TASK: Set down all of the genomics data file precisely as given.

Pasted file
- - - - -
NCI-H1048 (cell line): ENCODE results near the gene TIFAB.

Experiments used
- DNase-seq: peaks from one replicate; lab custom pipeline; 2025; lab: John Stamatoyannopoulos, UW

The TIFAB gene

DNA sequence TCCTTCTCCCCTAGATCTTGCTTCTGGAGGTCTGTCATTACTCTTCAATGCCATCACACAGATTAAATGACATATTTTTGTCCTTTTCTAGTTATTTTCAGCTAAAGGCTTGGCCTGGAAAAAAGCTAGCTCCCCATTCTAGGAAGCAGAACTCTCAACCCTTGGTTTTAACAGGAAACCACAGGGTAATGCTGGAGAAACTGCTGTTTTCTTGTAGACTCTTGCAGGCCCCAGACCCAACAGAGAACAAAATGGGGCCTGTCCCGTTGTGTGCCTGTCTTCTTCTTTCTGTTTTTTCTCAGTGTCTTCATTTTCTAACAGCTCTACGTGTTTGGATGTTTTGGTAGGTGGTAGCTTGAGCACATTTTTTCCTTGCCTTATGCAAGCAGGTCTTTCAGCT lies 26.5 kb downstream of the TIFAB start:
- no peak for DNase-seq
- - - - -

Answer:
NCI-H1048 (cell line): ENCODE results near the gene TIFAB.

Experiments used
- DNase-seq: peaks from one replicate; lab custom pipeline; 2025; lab: John Stamatoyannopoulos, UW

The TIFAB gene

DNA sequence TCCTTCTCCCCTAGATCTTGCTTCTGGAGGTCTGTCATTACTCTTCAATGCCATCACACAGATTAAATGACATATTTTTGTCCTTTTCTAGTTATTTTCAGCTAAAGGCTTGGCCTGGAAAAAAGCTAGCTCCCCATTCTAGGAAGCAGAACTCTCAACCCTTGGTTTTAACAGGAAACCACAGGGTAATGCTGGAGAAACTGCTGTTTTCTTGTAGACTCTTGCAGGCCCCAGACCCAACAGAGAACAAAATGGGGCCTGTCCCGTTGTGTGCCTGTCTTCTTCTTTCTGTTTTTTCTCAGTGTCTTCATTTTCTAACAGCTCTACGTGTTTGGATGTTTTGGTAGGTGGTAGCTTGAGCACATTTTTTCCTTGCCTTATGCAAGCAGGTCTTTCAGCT lies 26.5 kb downstream of the TIFAB start:
- no peak for DNase-seq